Landlords: Top 10 Tips for 2018

by | Dec 18, 2017 | Tenant Screening

Want 2018 to be your best year yet? Here are some tried-and-true strategies that are sure to improve your property management procedures:

1. The ability to report rental history on a tenant’s credit report is the single most important development that has occurred in tenant screening in years because it puts landlords on par with other creditors. TVS landlords now can report monthly rental history to TransUnion by signing up to Report Rent Payments. This is an amazing tool — so use it!

2. Would you like to see a database of tenants — both good and bad — to take some of the guesswork out of renting? You have it: Landlord Credit Bureau. TVS’s affiliate website tracks info shared by other landlords including rent payments history. This searchable database allows landlords to flag career problem tenants who otherwise would slip through the cracks and cause thousands of dollars in income loss.

Do yourself — and other landlords — a favor and share information on

3. Warn tenants ahead of time that the rental application is a legal document. Don’t place the warning in the fine print — include it in a cover letter so that rental applicants understand from the start that lies equal fraud.

4. Invoice tenants five days before rent is due. It is astonishing how many tenants space out the first of the month. An invoice helps tenants plan ahead.

5. Recognize the difference between a pet and a companion animal. A companion is any animal that is prescribed by any health professional for a tenant with a disability to treat the disability. Create a checklist that summarizes the policy for companion animal requests. Landlords cannot ask personal questions about the tenant’s disability, and cannot apply pet restrictions — size, breed, and so on — to companions. A checklist will help to avoid costly mistakes.

6. Warn tenants in advance that routine property inspections are required. The average frequency is every three months. The prior warning provides incentive to care for the property in the near term. Otherwise, tenants tend to think they can clean and fix everything when they move out. Unfortunately, they run out of time, and that doesn’t happen.

If you don’t plan to conduct inspections as often as the lease provides, change the language in the lease agreement. Missing a scheduled inspection trains the tenant to ignore the lease — and the landlord.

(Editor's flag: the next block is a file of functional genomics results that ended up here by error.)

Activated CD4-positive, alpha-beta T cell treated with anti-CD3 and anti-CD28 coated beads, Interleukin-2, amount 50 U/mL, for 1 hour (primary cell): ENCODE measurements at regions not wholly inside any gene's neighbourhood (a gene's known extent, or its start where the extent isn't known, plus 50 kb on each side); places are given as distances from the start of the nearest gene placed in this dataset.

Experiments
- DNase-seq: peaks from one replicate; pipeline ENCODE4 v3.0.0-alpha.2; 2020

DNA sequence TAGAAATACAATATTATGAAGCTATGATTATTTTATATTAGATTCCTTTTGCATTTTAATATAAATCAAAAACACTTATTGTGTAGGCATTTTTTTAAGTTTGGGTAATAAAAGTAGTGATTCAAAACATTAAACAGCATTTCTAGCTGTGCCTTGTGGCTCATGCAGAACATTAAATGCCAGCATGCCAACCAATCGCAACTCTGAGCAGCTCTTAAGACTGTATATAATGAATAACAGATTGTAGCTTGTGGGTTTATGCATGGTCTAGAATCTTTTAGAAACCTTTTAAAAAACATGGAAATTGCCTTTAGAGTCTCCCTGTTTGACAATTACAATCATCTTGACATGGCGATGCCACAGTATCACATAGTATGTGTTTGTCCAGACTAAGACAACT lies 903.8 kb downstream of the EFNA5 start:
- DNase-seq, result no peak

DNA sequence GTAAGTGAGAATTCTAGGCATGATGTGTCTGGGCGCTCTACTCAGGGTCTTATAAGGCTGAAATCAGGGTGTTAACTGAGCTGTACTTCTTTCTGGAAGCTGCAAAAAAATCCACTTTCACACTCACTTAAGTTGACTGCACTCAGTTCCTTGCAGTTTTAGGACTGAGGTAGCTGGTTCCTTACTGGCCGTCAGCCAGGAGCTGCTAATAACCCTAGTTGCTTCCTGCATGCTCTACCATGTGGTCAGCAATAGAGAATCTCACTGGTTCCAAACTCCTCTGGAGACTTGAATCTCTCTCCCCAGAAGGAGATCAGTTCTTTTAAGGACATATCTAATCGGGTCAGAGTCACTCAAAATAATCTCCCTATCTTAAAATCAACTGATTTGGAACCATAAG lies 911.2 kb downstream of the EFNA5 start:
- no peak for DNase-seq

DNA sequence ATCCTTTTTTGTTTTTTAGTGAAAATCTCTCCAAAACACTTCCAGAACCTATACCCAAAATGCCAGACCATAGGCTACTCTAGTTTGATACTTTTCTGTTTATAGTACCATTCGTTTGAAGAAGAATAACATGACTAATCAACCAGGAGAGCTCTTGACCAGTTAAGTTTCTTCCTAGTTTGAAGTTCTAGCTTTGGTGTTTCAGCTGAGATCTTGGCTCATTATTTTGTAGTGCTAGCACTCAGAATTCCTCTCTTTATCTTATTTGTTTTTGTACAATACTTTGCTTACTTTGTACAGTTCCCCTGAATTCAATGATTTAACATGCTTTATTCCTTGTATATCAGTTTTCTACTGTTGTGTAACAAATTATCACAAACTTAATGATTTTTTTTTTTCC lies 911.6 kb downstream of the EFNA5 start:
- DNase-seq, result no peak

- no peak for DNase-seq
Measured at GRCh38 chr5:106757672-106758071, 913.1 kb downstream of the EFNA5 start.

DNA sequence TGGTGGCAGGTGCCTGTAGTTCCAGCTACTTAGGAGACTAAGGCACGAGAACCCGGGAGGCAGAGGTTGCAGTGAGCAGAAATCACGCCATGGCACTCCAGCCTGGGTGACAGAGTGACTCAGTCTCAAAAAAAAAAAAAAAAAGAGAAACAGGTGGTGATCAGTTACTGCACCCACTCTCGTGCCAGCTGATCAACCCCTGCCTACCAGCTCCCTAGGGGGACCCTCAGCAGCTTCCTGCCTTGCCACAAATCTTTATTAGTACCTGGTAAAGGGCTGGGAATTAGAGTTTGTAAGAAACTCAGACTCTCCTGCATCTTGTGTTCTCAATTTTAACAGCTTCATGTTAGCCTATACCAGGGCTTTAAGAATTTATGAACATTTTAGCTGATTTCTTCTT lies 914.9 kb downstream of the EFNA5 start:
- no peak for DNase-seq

7. Schedule remodeling projects around planned vacancy periods rather than subjecting the current tenant to inconvenience that will benefit only future tenants.

Complaints over quiet enjoyment or environmental hazards are a common cause of income loss.

8. Update the lease agreement for incoming tenants. Relevant provisions to consider this year include reporting rent payments, marijuana restrictions, and any limits on short-term vacation subletting.

9. Manage move-outs like there is no security deposit. A successful tenancy is one where the landlord can return the full deposit. Strengthening tenant screening, clear language in the lease agreement, a walk through about a month ahead of move-out, and a cleaning checklist all contribute to the tenant’s success in returning the property in good condition.

10. Conduct new tenant orientations. Tenants who know the rules and understand the consequences are far less likely to be disruptive or cause property damage. After going over information in person, leave behind written instructions or point tenants to a web page they can access when they need a reminder.

This post is provided by Tenant Verification Service, Inc., helping landlords reduce the risks of renting with fraud prevention tools that include Tenant Screening, Tenant Background Checks, (U.S. and Canada), as well as Criminal Background Checks, and Eviction Reports (U.S. only).

Click Here to Receive Landlord Credit Reports.

Disclaimer: The information provided in this post is not intended to be construed as legal advice, nor should it be considered a substitute for obtaining individual legal counsel or consulting your local, state, federal or provincial tenancy laws.

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